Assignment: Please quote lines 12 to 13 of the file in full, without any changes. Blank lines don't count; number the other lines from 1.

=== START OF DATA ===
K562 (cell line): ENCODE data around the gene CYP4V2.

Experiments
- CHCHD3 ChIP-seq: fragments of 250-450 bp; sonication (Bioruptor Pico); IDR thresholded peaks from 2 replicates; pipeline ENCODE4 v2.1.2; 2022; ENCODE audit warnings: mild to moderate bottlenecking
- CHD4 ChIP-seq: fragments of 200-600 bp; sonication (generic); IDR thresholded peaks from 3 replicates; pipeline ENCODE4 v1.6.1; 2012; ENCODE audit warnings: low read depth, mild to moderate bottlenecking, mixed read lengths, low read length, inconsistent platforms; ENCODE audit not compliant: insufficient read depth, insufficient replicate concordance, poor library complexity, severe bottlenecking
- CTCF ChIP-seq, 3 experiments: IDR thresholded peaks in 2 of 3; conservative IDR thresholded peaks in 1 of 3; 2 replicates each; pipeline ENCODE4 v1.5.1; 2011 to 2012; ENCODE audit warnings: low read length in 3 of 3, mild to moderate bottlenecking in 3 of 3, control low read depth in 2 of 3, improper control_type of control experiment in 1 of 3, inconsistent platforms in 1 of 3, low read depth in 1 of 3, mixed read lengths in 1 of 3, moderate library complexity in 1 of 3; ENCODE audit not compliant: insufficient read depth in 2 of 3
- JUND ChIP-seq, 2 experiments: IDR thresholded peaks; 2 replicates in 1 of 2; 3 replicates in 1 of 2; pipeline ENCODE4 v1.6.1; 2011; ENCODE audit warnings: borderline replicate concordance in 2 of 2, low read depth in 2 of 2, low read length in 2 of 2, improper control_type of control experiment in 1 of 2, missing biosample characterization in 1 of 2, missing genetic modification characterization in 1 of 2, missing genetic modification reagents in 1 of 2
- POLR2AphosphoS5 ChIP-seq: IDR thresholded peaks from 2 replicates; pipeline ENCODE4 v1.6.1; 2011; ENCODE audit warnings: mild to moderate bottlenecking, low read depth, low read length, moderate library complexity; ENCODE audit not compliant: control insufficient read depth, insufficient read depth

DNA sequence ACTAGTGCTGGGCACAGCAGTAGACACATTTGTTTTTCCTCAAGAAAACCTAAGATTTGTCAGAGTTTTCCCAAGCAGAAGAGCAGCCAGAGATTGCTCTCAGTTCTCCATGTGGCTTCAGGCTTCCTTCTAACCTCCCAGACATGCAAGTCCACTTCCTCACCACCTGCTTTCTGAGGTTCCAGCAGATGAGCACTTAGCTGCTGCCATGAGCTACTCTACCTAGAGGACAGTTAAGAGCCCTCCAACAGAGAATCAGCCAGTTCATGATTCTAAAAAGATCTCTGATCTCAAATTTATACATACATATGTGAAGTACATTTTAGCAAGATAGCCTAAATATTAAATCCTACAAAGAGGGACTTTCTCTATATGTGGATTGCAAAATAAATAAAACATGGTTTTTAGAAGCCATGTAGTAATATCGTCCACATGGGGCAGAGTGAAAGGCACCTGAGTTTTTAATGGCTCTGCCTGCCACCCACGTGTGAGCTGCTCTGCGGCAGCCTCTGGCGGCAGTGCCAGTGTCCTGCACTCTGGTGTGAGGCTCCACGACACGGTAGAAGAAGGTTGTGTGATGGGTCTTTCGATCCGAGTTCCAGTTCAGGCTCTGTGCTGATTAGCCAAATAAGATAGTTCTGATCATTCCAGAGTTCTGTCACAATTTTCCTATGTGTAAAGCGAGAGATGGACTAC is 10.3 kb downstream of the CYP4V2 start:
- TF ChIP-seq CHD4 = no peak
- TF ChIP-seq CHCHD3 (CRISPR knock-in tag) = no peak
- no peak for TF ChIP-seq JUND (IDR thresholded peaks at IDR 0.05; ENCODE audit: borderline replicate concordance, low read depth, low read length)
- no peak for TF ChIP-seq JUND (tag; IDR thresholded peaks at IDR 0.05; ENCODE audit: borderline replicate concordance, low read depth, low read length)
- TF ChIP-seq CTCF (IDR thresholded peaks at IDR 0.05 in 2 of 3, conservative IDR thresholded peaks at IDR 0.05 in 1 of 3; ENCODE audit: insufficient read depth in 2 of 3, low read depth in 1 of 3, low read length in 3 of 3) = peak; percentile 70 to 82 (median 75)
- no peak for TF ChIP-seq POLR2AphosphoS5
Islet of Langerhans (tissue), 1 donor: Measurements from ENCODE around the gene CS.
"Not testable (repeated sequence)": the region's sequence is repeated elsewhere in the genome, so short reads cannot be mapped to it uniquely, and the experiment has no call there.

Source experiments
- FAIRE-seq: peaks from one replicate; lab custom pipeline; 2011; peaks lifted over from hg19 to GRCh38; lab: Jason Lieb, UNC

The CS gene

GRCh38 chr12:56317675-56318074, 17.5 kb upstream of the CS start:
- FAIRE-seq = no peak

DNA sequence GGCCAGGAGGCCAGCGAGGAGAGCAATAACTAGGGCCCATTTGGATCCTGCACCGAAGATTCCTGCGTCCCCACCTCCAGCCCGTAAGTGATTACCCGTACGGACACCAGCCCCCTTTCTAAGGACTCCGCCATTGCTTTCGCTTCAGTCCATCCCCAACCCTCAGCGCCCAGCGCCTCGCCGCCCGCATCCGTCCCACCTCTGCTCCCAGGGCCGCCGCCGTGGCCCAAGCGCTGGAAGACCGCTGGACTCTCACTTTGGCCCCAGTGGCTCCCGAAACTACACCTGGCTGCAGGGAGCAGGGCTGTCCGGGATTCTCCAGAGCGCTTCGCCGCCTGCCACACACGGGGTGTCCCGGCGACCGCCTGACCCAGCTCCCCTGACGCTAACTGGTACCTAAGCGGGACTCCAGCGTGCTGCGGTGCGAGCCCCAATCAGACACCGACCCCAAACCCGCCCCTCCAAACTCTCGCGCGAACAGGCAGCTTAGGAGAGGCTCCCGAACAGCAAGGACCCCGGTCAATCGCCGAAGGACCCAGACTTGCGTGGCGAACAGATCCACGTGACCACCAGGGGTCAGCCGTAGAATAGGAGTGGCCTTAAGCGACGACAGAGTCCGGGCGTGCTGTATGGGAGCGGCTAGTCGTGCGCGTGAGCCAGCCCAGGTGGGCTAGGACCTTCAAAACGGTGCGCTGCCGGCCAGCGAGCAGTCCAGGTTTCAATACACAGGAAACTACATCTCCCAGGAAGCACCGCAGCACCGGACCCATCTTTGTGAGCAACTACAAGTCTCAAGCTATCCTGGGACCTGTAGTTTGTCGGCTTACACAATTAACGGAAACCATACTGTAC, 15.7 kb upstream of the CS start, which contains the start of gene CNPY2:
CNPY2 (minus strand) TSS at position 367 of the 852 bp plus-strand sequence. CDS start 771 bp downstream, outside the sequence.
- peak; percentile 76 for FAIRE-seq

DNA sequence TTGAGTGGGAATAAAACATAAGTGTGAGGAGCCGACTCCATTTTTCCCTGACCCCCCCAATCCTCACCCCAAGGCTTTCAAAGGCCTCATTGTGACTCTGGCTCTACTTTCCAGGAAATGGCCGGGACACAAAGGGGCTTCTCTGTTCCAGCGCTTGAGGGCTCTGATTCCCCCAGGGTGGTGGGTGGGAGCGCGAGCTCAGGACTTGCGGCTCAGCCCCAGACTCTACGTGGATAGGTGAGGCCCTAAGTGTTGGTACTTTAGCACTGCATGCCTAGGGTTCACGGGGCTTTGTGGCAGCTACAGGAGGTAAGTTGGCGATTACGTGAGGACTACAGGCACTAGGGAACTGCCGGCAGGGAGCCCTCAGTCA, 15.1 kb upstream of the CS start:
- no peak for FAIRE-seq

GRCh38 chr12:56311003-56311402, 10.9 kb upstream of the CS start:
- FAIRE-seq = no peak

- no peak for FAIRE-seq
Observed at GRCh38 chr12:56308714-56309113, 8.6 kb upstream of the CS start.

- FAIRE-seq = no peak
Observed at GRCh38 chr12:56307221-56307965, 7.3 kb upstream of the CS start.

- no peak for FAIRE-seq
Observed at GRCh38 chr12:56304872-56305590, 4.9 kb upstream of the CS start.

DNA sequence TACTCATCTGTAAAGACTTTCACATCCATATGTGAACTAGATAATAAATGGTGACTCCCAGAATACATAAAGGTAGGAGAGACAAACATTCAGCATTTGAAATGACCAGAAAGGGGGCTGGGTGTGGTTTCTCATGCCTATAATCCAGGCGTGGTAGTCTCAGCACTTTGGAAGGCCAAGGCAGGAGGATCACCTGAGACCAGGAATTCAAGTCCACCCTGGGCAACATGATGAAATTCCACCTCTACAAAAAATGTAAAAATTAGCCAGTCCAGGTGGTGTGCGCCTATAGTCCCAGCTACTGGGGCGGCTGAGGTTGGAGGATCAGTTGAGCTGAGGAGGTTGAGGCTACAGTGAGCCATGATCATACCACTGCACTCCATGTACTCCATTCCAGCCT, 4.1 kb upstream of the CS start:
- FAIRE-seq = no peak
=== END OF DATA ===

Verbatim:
- no peak for TF ChIP-seq JUND (tag; IDR thresholded peaks at IDR 0.05; ENCODE audit: borderline replicate concordance, low read depth, low read length)
- TF ChIP-seq CTCF (IDR thresholded peaks at IDR 0.05 in 2 of 3, conservative IDR thresholded peaks at IDR 0.05 in 1 of 3; ENCODE audit: insufficient read depth in 2 of 3, low read depth in 1 of 3, low read length in 3 of 3) = peak; percentile 70 to 82 (median 75)